Elder Care

Durable Power of Attorney

Avoid Conservatorship

This document is a critical document for many people to have, since not having a valid Durable Power of Attorney in place can leave at least two areas of your affairs unprotected: (1) any Power of Attorney which you have executed becomes void or invalid on the date of your incapacitation or death, so that even if a person has a Power of Attorney, they cannot act in your behalf; and (2) if you are rendered incapacitated unexpectedly, a conservatorship, which can be a lengthy and expensive court proceeding, might have to be undertaken to manage your affairs.

One can imagine that the date and time of incapacitation is not always clear. Needless to say, one can guess at the amount of lawsuits and court battles over the question of when a person became incapacitated. And, in most states, a conservatorship is the legal proceeding by which the court orders a person(s) to manage your affairs and oversees this person(s) in their management. Sometimes, a conservatorship can be opened in court for a person who may not believe they are incapacitated in any manner. Conservatorships are generally protracted legal battles, with lawyers representing each of your family members, or groups of family members, and lawyers representing other related interest in your estate, even though you may live for another 30 years!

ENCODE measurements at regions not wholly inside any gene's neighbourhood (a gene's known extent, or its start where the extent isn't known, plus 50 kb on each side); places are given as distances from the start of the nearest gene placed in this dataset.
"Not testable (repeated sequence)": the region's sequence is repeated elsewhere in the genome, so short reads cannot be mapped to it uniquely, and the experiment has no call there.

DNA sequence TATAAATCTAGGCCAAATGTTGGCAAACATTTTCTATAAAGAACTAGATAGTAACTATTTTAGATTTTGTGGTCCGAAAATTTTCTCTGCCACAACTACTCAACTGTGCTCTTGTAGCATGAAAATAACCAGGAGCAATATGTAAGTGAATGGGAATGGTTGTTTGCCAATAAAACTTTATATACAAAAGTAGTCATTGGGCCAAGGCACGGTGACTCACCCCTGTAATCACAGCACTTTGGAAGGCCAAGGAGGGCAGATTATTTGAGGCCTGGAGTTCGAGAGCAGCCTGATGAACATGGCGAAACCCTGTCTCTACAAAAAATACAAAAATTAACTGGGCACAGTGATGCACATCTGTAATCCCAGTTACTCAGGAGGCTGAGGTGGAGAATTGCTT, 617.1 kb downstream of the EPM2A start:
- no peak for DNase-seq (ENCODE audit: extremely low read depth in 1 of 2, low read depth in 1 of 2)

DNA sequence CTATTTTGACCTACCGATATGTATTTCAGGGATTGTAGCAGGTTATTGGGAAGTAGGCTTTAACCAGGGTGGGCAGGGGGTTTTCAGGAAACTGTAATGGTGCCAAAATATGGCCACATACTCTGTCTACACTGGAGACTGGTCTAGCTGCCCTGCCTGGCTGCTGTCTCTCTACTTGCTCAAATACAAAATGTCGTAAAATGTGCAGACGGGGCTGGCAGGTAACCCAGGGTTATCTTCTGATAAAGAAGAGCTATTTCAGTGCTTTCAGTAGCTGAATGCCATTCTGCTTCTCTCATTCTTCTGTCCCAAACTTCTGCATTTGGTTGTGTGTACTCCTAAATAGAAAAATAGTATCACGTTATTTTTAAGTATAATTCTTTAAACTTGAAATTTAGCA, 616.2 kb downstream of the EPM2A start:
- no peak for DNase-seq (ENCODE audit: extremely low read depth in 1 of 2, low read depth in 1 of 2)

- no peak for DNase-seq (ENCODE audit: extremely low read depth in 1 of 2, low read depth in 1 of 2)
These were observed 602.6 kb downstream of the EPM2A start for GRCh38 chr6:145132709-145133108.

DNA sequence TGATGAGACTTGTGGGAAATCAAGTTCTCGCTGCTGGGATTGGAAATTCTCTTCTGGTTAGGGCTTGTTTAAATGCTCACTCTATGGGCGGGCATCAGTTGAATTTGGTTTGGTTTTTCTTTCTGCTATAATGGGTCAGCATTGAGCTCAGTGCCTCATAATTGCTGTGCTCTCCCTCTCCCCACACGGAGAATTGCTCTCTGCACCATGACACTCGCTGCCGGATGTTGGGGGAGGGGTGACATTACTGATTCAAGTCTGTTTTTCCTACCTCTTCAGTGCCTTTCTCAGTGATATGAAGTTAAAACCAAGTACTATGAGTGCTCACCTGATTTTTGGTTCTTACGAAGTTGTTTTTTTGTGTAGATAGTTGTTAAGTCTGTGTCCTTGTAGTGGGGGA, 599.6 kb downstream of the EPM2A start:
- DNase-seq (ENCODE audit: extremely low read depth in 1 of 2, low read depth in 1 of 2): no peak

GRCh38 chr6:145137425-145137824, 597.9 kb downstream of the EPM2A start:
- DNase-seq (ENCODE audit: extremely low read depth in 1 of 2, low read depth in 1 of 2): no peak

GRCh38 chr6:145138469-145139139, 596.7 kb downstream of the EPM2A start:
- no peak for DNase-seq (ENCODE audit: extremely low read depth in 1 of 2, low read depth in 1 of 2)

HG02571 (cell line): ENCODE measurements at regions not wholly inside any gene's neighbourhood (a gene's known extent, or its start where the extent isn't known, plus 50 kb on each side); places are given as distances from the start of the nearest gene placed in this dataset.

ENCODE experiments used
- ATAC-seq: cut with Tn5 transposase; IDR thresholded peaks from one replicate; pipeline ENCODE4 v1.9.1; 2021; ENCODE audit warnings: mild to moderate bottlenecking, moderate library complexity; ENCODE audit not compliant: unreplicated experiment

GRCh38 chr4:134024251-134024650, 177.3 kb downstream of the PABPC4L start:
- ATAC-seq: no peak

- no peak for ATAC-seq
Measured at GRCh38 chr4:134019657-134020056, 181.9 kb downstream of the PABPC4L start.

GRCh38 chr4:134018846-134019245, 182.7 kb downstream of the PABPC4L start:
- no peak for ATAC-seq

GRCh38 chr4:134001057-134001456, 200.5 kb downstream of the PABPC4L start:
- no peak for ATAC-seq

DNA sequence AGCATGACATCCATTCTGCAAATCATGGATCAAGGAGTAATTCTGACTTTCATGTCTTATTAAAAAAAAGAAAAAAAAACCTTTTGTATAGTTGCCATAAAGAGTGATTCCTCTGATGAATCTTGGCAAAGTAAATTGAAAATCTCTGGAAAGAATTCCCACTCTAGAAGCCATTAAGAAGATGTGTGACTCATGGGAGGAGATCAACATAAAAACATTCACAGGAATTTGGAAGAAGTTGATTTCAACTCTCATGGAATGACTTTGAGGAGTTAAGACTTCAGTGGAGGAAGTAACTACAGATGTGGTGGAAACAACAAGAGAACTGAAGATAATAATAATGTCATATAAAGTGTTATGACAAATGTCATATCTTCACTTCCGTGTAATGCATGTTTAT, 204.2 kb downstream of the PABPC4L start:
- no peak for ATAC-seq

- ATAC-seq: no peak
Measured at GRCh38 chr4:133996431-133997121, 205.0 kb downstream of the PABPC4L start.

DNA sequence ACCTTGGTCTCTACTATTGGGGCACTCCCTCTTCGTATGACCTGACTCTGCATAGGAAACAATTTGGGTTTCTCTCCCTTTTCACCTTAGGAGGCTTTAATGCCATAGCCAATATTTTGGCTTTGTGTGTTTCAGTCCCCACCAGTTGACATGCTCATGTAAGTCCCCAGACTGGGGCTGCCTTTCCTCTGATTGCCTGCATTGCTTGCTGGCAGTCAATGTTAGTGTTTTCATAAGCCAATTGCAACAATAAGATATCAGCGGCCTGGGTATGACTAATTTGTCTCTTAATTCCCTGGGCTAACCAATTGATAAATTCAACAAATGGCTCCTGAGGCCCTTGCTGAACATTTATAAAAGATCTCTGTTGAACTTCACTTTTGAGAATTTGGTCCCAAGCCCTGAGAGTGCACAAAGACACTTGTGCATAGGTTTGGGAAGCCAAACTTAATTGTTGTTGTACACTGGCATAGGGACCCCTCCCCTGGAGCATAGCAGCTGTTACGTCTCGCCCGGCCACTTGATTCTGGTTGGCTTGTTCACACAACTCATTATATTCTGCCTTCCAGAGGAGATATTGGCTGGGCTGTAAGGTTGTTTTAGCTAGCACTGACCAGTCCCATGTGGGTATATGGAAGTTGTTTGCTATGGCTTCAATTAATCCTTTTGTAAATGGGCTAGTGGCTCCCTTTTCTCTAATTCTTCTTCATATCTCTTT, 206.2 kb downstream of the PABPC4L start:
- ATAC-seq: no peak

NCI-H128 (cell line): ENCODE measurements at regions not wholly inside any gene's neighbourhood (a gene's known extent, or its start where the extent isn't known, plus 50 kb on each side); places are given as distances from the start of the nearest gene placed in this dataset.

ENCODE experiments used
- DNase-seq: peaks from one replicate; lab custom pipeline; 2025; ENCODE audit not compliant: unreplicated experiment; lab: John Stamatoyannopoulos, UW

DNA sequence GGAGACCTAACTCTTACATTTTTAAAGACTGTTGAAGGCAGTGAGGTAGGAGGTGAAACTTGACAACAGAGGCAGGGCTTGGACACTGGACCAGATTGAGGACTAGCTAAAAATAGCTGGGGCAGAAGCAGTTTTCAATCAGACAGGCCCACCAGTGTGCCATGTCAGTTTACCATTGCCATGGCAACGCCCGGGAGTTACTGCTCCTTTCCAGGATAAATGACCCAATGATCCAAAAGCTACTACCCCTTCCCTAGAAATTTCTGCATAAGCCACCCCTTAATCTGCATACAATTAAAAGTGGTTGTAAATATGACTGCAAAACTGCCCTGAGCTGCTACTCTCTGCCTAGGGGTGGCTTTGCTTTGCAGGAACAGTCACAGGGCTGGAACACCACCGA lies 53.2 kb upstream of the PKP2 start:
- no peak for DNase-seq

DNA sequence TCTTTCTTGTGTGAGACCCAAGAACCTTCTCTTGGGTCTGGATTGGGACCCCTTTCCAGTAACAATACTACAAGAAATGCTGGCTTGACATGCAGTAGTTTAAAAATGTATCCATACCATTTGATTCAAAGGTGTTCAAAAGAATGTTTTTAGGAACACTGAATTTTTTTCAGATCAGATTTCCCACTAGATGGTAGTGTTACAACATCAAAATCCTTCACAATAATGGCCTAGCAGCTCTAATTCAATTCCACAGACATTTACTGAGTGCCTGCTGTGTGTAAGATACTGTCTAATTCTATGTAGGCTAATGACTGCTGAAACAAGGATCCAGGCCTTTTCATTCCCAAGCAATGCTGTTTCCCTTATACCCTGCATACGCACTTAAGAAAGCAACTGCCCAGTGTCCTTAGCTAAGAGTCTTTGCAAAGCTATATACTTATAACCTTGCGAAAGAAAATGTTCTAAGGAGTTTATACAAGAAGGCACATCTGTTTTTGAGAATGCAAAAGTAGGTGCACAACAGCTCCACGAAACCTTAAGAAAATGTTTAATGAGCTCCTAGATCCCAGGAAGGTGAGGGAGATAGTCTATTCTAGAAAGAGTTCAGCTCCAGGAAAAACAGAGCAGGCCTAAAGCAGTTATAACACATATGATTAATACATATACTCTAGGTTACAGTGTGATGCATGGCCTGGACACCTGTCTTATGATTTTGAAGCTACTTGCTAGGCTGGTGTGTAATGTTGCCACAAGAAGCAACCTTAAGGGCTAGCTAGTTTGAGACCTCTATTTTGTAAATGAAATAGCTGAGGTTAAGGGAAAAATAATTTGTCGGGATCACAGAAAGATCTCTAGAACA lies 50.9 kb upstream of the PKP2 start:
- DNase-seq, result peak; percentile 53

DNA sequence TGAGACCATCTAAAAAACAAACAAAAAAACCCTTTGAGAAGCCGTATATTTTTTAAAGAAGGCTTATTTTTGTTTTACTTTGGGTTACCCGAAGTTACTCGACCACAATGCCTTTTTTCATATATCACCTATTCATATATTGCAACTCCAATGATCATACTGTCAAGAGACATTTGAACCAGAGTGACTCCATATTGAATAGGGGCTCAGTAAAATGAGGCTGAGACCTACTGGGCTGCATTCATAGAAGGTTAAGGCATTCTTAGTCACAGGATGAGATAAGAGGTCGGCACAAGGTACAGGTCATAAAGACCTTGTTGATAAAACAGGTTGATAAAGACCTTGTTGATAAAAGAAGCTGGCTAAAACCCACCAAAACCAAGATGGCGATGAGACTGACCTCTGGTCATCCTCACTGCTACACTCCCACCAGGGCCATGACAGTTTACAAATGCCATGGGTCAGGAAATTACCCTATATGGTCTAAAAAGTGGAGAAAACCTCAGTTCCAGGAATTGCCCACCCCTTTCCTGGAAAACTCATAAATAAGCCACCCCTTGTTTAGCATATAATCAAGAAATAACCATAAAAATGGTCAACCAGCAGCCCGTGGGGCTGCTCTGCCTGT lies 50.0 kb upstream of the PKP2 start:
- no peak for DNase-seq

Thus, one can easily see the benefit of having a legally recognized document, which is valid in your state, which may become effective and specify who and how to govern your affairs, if you become incapacitated. This one simple document can save thousands of dollars in legal fees, and thousands of hours in time wasted in an unnecessary court proceeding.

Durable Power of Attorney
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